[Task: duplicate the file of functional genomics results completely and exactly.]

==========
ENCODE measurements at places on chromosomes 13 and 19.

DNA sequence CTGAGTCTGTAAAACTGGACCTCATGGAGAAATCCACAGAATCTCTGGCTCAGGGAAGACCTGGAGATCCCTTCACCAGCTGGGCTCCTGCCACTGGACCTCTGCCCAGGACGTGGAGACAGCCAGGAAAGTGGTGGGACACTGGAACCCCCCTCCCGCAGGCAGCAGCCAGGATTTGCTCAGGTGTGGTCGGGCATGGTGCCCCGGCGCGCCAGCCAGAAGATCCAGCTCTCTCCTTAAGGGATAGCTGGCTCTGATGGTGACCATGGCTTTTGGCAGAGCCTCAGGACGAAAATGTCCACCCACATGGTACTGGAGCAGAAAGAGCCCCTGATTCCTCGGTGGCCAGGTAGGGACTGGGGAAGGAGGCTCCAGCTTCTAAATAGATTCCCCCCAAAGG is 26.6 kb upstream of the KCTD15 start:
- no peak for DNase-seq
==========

ENCODE measurements at places on chromosomes 13 and 19.

DNA sequence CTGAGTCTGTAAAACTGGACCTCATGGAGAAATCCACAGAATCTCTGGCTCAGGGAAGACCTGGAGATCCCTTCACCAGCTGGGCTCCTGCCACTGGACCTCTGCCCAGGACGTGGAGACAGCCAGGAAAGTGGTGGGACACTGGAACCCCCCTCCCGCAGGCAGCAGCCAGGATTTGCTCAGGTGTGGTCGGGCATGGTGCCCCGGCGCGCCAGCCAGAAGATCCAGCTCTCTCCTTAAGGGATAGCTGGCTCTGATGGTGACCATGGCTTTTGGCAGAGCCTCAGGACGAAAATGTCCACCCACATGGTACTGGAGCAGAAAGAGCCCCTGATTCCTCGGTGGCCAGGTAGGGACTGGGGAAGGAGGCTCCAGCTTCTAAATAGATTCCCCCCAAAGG is 26.6 kb upstream of the KCTD15 start:
- no peak for DNase-seq